By the mid-1960’s, most of British industry recognised the business and trade advantages and benefits and supported metrication. This was not surprising, given the worldwide adoption of the metric system. Here is one relevant quote in the White Paper about the support for metrication by British industry, urging the Government in 1965 to adopt the metric system as the primary and ultimately the only system of measurement in the UK:
“It was primarily the steady growth of metric at the expense of imperial markets that influenced the then Federation of British Industries (now the Confederation of British Industry) to inform the Government in 1965, after two polls of its members, that the majority of members, both in number of firms and in total size of business, was in favour of the adoption of the metric system as the primary and ultimately the only method of measurement to be used in the United Kingdom. This advice was offered shortly after an enquiry by the British Standards Institution of its members had produced a similar consensus. The Federation suggested that the time was appropriate for general Government support for the change.”
The White Paper recognised that it required government leadership and cannot be left to individuals. “Progress to metrication cannot be a haphazard affair, left to individual whim and decision. If that were to happen it could cause confusion throughout industry and would present untold difficulties to the consumer. It is in everybody’s interests therefore to ensure that it takes place in a well-ordered and properly regulated manner.” Hence, the role of the Metrication Board, authorised by the government, to lead the change to the metric system, co-ordinate the changeover in industry sectors and publicise the change to the general public.
The White Paper recognised that industry could not go metric in isolation without any involvement by the general public, given the interdependence of different parts of the economy. It said that, “In these circumstances to attempt to keep imperial units for the individual shopper while industry was on metric would be both confusing and costly.”, and that it would deny the country the full financial benefits of going completely metric.
The White Paper mentioned that it would disadvantageous to the UK to keep the imperial system, there was a risk that the UK would “become the only major trading country using it”. It would cost more to maintain imperial specifications for domestic orders while using metric specifications for export orders. It would increase manufacturing costs while making it harder for British industry to sell to overseas markets. For the UK, that would mean higher prices for British consumers, fewer jobs and a lower standard of living. As the White Paper put it, “It is their recognition of the fact and extent of metrication in countries to which they must sell that has led wide areas of British industry voluntarily to adopt it for the home market as well.”. DfT, take note.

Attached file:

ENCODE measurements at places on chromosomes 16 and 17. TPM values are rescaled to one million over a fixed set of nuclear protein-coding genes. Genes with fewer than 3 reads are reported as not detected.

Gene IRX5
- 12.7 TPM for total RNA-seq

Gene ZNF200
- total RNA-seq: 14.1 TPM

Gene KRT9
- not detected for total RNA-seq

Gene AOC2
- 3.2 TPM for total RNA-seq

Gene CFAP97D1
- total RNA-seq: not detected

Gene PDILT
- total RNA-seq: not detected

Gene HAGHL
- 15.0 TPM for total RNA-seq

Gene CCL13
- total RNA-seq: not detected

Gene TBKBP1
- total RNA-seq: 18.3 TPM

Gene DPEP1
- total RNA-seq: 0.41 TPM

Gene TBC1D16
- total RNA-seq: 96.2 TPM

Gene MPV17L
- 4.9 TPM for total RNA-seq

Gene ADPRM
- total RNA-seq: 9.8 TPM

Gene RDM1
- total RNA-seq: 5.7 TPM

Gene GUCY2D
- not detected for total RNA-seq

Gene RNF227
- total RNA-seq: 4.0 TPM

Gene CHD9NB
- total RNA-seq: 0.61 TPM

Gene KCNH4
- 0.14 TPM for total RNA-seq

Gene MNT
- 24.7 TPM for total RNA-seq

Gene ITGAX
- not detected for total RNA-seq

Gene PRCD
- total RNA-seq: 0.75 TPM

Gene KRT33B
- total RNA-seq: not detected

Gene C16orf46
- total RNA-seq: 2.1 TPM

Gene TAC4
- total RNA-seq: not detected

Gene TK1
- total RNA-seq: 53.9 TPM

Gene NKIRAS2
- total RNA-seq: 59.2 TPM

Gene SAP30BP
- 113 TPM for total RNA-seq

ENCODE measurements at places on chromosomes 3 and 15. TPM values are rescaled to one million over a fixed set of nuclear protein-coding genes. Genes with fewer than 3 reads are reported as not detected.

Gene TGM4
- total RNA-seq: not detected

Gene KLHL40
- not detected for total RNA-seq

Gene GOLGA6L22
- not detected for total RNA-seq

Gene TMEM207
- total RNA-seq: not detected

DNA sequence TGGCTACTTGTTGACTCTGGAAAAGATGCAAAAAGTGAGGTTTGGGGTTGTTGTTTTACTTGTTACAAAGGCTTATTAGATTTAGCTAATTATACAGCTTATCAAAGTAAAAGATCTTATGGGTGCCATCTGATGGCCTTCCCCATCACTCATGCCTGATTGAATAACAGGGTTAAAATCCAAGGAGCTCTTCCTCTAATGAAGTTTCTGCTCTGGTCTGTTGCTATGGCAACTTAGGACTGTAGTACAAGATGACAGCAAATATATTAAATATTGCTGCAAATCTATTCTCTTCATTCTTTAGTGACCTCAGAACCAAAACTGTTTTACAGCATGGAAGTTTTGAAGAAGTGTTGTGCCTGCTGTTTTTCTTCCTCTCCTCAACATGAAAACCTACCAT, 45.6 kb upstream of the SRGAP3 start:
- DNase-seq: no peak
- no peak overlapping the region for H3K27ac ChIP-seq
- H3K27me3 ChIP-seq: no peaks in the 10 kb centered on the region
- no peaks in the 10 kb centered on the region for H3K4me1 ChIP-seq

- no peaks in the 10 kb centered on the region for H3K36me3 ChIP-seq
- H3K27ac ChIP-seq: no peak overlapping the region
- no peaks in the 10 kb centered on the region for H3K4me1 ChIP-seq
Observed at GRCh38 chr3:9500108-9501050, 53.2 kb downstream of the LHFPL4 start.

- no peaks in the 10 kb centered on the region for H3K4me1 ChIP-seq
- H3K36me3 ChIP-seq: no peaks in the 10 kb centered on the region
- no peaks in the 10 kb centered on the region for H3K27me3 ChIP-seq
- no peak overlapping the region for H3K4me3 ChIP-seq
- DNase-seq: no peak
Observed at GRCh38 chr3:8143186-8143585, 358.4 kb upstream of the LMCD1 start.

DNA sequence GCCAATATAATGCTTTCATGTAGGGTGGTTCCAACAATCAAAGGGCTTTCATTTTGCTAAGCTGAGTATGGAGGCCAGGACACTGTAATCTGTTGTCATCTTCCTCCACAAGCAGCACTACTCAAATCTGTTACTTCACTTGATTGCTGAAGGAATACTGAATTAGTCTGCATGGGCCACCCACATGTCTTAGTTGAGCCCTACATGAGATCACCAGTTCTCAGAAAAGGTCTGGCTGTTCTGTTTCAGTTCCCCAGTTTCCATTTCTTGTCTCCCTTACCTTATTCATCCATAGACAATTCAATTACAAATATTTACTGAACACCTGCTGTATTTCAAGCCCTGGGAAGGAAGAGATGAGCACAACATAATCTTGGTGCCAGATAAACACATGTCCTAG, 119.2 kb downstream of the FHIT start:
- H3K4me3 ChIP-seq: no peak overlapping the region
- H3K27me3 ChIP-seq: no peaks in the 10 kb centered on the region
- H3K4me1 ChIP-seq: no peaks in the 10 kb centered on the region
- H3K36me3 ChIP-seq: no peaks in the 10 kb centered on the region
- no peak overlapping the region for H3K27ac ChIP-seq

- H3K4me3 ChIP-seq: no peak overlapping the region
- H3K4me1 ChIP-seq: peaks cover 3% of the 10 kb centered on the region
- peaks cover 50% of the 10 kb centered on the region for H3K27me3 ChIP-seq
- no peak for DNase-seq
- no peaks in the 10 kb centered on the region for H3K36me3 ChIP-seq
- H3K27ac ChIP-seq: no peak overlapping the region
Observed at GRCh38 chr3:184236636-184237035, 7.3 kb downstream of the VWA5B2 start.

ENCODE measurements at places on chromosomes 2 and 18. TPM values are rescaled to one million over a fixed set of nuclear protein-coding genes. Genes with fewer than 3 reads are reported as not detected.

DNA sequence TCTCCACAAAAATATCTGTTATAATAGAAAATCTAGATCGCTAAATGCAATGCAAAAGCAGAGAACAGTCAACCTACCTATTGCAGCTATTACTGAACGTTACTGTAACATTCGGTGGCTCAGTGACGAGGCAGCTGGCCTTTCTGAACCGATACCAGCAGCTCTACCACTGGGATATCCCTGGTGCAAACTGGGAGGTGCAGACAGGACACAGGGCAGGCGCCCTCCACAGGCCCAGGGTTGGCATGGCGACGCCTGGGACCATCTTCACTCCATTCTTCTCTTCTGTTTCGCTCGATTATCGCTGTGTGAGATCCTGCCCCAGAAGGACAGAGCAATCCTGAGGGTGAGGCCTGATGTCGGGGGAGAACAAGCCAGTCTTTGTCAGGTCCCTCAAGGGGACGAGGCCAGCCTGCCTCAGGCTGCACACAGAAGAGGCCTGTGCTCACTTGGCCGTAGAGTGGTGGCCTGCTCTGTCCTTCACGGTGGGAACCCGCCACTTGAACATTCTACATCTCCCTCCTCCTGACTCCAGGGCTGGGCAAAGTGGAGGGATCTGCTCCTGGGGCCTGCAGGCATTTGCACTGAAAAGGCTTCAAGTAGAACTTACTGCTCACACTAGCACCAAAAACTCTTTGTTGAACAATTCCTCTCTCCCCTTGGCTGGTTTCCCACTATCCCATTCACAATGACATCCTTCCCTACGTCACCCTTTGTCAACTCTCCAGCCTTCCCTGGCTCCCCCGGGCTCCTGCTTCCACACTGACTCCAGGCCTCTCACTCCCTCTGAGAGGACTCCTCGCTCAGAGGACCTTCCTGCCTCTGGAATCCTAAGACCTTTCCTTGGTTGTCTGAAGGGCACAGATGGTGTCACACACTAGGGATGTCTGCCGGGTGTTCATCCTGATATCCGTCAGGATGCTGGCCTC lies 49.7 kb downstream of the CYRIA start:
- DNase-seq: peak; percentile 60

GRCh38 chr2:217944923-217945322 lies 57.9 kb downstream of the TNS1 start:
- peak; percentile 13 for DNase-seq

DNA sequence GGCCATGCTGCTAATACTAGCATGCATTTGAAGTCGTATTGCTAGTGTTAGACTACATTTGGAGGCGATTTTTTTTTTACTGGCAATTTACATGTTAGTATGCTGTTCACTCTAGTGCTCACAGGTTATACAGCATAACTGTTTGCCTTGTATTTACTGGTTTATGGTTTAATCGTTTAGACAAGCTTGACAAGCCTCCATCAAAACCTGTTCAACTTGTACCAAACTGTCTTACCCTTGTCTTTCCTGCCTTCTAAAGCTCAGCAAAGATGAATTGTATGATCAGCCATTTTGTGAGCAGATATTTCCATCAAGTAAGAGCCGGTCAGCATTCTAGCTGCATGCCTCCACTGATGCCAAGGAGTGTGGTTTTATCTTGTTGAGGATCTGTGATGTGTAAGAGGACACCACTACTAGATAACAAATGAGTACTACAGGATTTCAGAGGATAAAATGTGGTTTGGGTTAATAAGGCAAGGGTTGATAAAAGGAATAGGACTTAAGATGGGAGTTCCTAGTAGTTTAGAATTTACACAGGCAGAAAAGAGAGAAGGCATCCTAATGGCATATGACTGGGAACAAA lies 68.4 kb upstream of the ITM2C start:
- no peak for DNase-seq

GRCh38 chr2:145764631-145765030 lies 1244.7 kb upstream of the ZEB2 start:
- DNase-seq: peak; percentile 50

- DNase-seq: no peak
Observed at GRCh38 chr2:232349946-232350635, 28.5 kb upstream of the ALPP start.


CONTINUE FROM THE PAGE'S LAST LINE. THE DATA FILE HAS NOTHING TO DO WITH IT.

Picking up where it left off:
The importance and benefits of international standards, among them the metric system, has been recognised by British industry and an important reason for the use of metric units by a big part of it. British industry recognised it as an essential part of success in international trade and competitiveness, especially in British engineering. Here is what the White Paper has to say about international standards:
“All but a few of these international standards are expressed in metric measures. This is partly a consequence of the well-established dominance of metric units in pure science and advanced technology in all countries and partly because the majority of active members of the international organisations are metric countries. National delegations cannot even participate effectively unless they accept metric units. It is therefore natural that the British Standards Institution was among the first bodies to point to the inevitable acceptance of metrication by British industry.”
The White Paper quotes the following advantages offered by the metric system:
- It is simple both to teach and to use.
- It offers great scope for rationalisation and variety reduction in factory, warehouse and shop.
- It offers greater export opportunities in an increasingly metric world.
- It supports the harmonisation of international standards.
- It helps to remove barriers to trade.
Two points made in the White Paper that are widely ignored by politicians today is that delaying metrication is to get the worst of both worlds and that it is harder to make comparisons when both metric and imperial are both in use.
On the issue of road signs, the White Paper’s statement turned out to be prophetic. It said, “The present system for showing speed limits and other road signs is unlikely to be changed for a long time to come.”. It has been 43 years since then and they still have not been changed.
You can find the 1972 White Paper on Metrication at the following link: